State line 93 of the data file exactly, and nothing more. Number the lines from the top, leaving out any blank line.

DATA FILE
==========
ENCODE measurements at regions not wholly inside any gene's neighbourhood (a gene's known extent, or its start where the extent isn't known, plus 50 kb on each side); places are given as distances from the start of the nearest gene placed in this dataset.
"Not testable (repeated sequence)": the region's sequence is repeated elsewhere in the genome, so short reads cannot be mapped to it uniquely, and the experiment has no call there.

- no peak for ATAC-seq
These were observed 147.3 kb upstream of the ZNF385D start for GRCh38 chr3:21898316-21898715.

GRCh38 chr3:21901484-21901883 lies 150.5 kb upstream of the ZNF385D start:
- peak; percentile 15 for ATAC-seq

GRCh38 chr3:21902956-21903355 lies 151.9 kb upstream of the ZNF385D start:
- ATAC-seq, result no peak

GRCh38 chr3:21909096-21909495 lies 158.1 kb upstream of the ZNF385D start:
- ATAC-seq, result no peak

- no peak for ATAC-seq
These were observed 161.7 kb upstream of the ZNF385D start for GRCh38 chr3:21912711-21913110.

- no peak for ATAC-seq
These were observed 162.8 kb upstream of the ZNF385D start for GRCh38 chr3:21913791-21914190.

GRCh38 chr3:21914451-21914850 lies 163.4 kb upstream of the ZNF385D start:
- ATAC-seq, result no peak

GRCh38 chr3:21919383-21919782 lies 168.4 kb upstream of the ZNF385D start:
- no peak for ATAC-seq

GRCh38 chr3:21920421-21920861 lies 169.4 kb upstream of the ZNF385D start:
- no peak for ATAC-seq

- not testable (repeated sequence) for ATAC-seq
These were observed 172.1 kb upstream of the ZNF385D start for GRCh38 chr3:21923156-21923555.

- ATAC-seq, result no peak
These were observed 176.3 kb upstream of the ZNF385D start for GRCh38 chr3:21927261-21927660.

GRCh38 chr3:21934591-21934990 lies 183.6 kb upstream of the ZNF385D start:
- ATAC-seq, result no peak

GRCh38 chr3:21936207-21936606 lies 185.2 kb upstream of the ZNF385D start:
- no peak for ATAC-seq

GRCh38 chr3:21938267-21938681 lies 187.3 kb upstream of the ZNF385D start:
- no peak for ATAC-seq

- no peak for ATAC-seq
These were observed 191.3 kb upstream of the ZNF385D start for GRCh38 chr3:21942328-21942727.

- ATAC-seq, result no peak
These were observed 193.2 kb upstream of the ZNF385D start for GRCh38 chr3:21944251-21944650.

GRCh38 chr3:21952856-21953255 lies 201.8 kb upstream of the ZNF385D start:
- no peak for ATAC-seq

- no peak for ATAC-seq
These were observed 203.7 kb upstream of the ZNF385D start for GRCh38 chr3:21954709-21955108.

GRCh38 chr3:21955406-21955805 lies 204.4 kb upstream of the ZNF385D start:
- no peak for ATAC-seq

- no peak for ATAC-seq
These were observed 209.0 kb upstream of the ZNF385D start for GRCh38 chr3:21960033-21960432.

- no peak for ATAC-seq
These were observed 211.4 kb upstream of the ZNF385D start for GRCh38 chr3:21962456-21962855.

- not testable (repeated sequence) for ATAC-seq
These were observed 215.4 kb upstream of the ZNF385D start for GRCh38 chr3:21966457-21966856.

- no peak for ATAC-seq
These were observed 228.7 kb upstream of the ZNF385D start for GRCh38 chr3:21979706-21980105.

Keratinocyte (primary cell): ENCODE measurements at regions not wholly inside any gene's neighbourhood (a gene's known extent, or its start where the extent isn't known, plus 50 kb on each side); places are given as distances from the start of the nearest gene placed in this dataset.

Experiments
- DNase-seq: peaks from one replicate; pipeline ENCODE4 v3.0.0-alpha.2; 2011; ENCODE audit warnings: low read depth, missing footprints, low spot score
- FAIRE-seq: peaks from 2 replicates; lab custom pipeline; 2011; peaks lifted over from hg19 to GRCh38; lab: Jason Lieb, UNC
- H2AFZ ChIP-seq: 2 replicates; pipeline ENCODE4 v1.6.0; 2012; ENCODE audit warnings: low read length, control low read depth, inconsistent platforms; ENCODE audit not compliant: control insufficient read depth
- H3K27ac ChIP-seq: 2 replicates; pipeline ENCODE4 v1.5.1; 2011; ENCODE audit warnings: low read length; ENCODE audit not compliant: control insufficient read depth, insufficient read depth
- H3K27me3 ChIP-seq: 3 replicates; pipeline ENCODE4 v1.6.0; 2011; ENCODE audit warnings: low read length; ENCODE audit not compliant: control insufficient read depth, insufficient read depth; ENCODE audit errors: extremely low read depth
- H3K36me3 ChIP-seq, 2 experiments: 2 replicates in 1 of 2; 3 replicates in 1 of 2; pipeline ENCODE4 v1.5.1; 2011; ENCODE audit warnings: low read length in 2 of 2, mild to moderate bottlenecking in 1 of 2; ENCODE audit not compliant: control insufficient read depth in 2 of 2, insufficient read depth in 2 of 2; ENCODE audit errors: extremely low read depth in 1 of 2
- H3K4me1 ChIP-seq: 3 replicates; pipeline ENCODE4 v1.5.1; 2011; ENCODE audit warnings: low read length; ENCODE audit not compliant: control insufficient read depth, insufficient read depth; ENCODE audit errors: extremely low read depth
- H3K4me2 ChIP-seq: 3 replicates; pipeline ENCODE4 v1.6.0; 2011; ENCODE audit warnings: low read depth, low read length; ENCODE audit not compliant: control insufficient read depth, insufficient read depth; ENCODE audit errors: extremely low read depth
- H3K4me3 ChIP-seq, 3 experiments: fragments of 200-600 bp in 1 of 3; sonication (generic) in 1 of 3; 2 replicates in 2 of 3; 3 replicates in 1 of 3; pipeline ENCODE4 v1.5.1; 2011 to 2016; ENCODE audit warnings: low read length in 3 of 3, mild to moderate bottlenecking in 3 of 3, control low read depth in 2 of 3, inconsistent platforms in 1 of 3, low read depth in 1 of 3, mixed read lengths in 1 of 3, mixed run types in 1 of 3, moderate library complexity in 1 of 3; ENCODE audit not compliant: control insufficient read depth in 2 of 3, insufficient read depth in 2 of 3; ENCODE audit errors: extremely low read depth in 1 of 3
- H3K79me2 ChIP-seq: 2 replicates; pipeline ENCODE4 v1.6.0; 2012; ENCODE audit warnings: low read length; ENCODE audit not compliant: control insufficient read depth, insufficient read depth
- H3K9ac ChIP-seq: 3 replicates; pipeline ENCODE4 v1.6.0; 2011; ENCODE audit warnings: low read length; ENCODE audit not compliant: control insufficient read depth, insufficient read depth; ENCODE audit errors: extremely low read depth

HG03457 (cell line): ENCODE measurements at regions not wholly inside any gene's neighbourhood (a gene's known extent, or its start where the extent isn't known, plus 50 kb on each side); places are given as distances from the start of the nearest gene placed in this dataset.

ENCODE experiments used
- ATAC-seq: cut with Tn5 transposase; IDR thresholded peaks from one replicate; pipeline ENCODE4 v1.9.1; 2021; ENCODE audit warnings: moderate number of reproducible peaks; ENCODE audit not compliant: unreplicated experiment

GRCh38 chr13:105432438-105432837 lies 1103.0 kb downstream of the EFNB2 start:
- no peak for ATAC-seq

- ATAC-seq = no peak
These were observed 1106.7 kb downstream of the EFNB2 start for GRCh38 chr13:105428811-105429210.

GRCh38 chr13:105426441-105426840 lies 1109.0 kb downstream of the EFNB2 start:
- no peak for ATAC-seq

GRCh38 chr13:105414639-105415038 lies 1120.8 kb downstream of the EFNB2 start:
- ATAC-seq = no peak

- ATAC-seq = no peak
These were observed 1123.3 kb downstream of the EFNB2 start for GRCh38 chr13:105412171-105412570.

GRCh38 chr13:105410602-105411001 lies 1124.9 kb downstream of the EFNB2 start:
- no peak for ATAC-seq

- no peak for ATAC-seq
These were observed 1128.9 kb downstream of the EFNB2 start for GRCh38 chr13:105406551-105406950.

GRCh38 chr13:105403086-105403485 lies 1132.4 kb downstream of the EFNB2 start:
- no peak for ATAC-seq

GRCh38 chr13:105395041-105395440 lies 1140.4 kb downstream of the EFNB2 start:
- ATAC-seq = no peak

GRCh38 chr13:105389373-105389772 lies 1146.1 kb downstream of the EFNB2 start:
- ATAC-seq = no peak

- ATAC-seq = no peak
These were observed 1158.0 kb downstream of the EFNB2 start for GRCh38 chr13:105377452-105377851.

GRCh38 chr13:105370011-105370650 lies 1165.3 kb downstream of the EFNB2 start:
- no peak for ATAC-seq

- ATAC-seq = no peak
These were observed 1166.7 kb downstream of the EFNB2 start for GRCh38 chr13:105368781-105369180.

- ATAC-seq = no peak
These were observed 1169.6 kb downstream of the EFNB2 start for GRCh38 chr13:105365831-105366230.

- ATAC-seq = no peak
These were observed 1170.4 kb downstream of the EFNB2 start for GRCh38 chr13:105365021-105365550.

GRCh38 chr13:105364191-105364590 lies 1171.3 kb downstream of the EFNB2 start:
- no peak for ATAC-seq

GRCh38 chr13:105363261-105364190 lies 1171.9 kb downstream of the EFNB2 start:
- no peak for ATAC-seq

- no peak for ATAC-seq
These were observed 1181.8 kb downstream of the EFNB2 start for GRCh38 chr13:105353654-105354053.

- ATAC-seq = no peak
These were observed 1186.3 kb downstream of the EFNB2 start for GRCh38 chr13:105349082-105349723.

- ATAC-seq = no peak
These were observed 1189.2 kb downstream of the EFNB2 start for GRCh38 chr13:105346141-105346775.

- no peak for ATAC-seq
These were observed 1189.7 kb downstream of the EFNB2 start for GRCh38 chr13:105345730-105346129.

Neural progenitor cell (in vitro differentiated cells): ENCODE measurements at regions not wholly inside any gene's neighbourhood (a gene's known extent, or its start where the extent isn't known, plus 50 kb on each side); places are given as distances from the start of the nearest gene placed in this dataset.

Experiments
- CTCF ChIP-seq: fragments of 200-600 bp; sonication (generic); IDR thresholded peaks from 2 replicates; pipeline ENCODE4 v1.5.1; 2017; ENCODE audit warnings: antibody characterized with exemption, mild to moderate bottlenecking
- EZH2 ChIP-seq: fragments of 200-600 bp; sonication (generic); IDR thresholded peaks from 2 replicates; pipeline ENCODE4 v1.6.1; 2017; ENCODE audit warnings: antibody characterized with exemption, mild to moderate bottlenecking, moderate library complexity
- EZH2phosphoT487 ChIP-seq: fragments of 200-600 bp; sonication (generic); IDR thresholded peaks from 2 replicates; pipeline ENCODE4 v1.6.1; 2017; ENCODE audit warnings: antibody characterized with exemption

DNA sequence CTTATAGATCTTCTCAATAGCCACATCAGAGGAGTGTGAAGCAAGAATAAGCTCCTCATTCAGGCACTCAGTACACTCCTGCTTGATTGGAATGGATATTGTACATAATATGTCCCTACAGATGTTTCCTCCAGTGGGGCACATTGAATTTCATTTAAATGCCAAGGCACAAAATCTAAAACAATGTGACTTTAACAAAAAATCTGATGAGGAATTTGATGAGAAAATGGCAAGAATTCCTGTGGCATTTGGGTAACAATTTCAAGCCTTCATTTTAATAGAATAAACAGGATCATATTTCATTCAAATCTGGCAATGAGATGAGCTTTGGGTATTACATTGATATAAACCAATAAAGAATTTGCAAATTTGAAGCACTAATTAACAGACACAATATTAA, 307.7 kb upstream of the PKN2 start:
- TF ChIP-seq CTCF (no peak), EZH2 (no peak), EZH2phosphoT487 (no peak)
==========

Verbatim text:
- ATAC-seq = no peak